Management Audit of the Department of Education’s School Bus Transportation Services
Ineffective and unsystematic management of student bus services has resulted in spiraling costs
Report No. 12-07, by Office of State Auditor Marion M. Higa, August, 2012
Route costs, safety are not evaluated
Bus costs have risen dramatically in the past several years, with general funds spent on student transportation statewide nearly tripling, to $72.4 million, since 2006. The Department of Education’s (DOE) response has included raising bus fares and reducing services by increasing the distances students must live from schools to qualify for bus service. Despite years of rising costs, the DOE has failed to adopt systematic planning that continuously evaluates routes to maximize ridership, maintains bus efficiency and ensures compliance with safety guidelines. Some bus routes rarely change, while changes that are made are not tracked, and bus stops are not evaluated for safety.
Such inadequate planning has resulted in wasted state resources and potential liability exposure from the use of unauthorized bus stops. The DOE also lacks data needed to evaluate routes for cost efficiencies, and has no system for ensuring such evaluations are routinely conducted. In several instances, according to department statistics, about 100 children are allocated to an individual route, when the maximum capacity for a large school bus is 72 passengers. The transportation branch also lacks other key planning data such as up to date bus route mileages. Further, responsibility for creating and monitoring routes to meet ridership needs resides with transportation officers who are ill-equipped and under-qualified for the amount and scope of work they are expected to perform. In addition, they have not been provided with comprehensive training, guidelines, or criteria for planning safe and efficient bus routes.
No accountability for escalating costs
The department recognizes it has not received competitive bus services bids in years and that follow on bids for existing contracts have unjustifiably risen by as much as 259 percent. Despite this, the DOE has not established a systematic approach to monitoring contractor performance and ensuring competitive pricing for school bus services. It also has failed to flag potentially anticompetitive actions that may have contributed to rising costs. For instance, the DOE received multiple bids on only one of 48 groups of solicited routes that we reviewed. Further, the DOE has undermined public confidence in the procurement process by failing to adequately justify that eight out of ten contracts awarded to sole bidders were fair and reasonable. We found no justification at all for three of those awards, and justifications for the remaining five were cursory and lacked support.
The DOE has also failed to coordinate oversight of school bus service contracts between its procurement and transportation branches and has not instilled a responsibility for public resources among its employees. We found that nine of the ten contracts we reviewed included a provision for the department to compensate contractors for their general excise taxes (GET). The State is not liable for GET and it is illogical for the State to pay itself taxes. However, the DOE estimates it will pay more than $2 million in school year 2012 for contractors’ GET. The department was unable to explain why it pays GET on most contracts.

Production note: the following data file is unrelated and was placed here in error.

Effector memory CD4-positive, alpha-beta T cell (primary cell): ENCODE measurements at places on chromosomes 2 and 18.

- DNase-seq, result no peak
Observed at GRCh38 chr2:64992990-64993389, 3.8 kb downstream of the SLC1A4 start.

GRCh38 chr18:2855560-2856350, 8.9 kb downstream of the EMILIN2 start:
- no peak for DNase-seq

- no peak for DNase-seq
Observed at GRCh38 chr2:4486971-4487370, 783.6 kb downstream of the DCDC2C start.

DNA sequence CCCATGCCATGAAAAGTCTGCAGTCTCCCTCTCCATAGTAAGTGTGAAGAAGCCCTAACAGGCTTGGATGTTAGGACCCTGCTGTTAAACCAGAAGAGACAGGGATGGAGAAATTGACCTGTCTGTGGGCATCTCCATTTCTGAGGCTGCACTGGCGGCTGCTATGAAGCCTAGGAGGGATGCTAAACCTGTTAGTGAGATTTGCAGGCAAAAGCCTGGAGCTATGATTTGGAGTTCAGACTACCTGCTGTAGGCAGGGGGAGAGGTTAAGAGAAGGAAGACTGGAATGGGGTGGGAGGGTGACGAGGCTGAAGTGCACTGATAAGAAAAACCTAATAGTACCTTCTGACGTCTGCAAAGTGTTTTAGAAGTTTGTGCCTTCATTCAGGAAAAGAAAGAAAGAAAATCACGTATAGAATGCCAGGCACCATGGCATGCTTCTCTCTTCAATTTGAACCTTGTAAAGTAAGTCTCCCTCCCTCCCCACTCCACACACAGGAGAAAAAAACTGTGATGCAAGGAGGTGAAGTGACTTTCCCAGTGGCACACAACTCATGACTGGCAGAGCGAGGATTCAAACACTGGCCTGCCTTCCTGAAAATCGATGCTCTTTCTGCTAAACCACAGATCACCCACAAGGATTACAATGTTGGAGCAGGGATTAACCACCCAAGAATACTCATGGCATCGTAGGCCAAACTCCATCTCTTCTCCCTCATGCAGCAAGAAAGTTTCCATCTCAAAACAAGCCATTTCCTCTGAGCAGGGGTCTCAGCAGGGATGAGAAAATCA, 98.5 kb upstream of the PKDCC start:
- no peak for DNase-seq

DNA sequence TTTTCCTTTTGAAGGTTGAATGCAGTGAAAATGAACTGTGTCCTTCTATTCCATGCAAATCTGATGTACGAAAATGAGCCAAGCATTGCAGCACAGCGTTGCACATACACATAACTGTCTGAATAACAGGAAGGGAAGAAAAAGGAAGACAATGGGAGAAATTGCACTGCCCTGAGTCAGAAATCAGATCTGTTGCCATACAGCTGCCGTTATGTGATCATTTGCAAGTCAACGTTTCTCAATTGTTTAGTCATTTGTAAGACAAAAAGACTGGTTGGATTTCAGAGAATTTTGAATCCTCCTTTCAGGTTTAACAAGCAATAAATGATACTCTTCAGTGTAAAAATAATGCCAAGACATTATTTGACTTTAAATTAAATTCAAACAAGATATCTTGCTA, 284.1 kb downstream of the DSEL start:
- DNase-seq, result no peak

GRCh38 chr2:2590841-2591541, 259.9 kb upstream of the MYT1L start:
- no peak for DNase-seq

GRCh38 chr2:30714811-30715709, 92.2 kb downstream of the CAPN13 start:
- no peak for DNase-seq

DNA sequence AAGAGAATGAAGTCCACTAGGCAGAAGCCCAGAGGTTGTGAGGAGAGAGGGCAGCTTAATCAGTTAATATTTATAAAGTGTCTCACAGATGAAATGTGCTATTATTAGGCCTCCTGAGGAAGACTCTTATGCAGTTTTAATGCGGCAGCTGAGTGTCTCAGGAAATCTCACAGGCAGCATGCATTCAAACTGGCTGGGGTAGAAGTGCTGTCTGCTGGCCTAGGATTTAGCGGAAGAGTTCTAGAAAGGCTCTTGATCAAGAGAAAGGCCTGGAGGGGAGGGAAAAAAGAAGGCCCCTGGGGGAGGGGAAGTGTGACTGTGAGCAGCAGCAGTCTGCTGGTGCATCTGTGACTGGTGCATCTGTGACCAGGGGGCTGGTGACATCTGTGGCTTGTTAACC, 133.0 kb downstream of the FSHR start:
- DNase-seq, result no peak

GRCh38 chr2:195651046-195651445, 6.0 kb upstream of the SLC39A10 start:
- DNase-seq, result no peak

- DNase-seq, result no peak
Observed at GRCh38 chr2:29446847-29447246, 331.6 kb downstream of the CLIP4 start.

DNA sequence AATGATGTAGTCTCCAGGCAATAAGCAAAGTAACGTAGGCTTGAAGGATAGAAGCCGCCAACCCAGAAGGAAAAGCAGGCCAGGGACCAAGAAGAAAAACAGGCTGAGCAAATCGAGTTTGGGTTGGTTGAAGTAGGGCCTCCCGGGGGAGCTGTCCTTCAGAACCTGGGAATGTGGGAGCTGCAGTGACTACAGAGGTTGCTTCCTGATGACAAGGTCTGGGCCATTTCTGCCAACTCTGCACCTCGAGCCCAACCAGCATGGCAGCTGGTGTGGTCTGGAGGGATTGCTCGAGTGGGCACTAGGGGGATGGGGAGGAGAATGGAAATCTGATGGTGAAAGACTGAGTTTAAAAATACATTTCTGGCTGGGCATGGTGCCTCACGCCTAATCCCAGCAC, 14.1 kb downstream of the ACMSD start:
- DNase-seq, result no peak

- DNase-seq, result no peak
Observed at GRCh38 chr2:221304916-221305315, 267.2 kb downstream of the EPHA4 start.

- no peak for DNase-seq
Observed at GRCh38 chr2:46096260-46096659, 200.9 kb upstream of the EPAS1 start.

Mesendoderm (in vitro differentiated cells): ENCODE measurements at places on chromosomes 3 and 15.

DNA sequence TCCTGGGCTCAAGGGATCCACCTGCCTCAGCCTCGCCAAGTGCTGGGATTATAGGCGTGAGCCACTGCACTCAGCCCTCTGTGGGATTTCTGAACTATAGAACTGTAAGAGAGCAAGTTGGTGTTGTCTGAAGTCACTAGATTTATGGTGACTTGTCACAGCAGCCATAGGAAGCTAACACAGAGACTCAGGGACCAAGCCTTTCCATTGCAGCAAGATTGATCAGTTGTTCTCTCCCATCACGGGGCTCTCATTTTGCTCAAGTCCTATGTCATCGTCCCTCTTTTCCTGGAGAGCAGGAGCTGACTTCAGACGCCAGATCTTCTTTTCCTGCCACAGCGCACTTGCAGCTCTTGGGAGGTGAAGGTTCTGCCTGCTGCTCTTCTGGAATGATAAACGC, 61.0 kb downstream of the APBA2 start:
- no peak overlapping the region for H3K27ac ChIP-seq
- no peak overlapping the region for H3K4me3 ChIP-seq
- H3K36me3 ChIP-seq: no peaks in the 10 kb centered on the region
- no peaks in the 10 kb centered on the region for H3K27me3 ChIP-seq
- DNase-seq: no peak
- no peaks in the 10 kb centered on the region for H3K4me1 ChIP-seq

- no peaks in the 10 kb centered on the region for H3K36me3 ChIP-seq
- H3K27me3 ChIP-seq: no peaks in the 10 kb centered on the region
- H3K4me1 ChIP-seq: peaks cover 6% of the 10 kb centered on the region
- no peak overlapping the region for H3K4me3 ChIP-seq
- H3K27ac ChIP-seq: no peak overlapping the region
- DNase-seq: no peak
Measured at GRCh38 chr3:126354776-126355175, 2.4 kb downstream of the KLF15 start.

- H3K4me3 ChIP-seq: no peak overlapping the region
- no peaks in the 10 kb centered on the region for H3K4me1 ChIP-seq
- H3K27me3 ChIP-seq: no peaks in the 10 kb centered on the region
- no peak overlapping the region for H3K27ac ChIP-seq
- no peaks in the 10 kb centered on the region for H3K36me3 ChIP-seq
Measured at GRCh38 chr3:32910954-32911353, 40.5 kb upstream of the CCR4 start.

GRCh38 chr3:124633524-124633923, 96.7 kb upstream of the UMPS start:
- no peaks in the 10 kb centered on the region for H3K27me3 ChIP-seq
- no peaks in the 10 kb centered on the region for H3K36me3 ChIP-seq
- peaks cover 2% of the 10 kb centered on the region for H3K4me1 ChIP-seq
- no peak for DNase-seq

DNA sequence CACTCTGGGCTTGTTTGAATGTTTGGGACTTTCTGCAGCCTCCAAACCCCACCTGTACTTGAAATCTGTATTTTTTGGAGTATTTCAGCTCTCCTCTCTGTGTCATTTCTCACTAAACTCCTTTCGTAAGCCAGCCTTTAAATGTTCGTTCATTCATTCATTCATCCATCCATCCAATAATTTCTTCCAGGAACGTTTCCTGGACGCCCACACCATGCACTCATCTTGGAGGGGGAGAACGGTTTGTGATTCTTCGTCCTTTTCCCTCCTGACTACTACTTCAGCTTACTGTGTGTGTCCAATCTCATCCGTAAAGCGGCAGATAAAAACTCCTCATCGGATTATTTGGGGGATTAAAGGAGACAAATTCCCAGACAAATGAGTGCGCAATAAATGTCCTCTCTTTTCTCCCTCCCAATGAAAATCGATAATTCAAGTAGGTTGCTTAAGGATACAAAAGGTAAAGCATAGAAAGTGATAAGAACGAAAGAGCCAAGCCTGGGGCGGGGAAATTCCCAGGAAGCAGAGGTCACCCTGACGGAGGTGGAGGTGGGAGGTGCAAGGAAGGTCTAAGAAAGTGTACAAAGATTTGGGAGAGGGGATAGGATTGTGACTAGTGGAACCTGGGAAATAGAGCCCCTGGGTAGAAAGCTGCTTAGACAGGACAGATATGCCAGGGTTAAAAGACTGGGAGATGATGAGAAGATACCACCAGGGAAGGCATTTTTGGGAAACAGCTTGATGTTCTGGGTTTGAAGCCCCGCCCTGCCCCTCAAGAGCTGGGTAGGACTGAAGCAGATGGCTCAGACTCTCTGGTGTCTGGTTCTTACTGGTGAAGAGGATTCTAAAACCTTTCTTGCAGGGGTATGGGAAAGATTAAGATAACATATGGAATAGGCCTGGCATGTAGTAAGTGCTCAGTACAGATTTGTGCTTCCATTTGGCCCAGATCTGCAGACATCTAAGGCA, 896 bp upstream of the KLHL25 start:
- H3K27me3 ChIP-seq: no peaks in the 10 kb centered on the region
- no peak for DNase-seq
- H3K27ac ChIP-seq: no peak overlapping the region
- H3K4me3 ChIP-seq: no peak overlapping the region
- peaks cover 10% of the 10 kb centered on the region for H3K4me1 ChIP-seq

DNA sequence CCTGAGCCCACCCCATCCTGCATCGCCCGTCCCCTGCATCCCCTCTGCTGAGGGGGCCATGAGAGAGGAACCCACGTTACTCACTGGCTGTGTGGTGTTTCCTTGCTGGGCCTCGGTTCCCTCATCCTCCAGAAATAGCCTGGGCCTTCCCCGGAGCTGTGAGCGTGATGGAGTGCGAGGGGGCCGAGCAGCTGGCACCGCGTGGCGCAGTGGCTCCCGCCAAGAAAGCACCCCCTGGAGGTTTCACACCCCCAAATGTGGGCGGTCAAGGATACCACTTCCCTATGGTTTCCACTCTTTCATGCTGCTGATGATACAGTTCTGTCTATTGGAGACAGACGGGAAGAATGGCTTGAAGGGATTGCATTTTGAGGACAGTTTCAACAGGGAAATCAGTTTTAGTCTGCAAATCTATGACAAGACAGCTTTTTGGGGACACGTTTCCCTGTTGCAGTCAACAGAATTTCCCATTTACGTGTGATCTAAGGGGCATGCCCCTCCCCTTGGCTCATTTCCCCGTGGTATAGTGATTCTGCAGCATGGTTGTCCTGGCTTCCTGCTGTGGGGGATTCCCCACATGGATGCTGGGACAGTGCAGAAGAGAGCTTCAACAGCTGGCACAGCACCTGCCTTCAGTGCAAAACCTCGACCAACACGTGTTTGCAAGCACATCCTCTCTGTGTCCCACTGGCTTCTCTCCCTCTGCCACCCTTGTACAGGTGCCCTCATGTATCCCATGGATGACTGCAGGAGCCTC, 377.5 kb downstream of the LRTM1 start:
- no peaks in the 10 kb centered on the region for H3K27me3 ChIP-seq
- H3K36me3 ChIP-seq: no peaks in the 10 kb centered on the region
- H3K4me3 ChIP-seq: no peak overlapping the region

The department acknowledged that past practices relating to procurement, delivery, and oversight of student transportation services may not have been consistent with nationally recognized best practices and that much more work needs to be done to protect public transportation funds and improve public confidence. The department assured us it is working with a consultant to identify and implement corrective measures, many of which are outlined in our report. The department agreed that most of our recommendations are reasonable and prudent but disputed some of our conclusions. The board of education expressed its appreciation for our work and stated that examining bus transportation costs remains a high priority, and that it intends to review the report with the department at its next meeting.
Read … Report No. 12-07
SA: Auditor slams DOE for losing control of school bus program
Ineffective planning and “unsystematic” oversight at the Department of Education allowed the costs of providing school bus service to students to skyrocket over the last five years, the state auditor’s office said in a new report.
“The Department of Education has lost control of its student transportation program,” the report concluded. “We found that the department has failed to identify and address anticompetitive behavior among contractors and allowed costs for school bus services to escalate unjustifiably.”
Among the concerns state auditor Marion Higa raised in the report:
· The DOE does not adequately plan for student transportation needs, and does not have a system of evaluating routes for cost efficiency;
· Bus routes are rarely changed and changes made are not tracked to ensure they are benefitting students or the department;
· The department lacks data to evaluate routes for cost savings;
· DOE transportation officers are “ill-equipped and under-qualified” for the scope and amount of work they are expected to perform;
· The DOE’s procurement practices for bus contracts violate the “spirit” of state procurement law.
SA: DOE's neglect led to issues of cost, safety